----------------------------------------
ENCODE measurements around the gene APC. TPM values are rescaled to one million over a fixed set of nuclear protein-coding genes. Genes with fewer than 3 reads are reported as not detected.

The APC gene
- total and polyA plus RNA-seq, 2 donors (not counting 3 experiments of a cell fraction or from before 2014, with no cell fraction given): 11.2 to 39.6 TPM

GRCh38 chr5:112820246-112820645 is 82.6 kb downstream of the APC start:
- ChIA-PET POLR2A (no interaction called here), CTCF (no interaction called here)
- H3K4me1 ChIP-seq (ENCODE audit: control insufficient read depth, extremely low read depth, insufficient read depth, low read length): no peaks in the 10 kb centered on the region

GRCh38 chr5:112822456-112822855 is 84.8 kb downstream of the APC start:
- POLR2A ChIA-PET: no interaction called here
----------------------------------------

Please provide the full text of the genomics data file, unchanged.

ENCODE measurements around the gene APC. TPM values are rescaled to one million over a fixed set of nuclear protein-coding genes. Genes with fewer than 3 reads are reported as not detected.

The APC gene
- total and polyA plus RNA-seq, 2 donors (not counting 3 experiments of a cell fraction or from before 2014, with no cell fraction given): 11.2 to 39.6 TPM

GRCh38 chr5:112820246-112820645 is 82.6 kb downstream of the APC start:
- ChIA-PET POLR2A (no interaction called here), CTCF (no interaction called here)
- H3K4me1 ChIP-seq (ENCODE audit: control insufficient read depth, extremely low read depth, insufficient read depth, low read length): no peaks in the 10 kb centered on the region

GRCh38 chr5:112822456-112822855 is 84.8 kb downstream of the APC start:
- POLR2A ChIA-PET: no interaction called here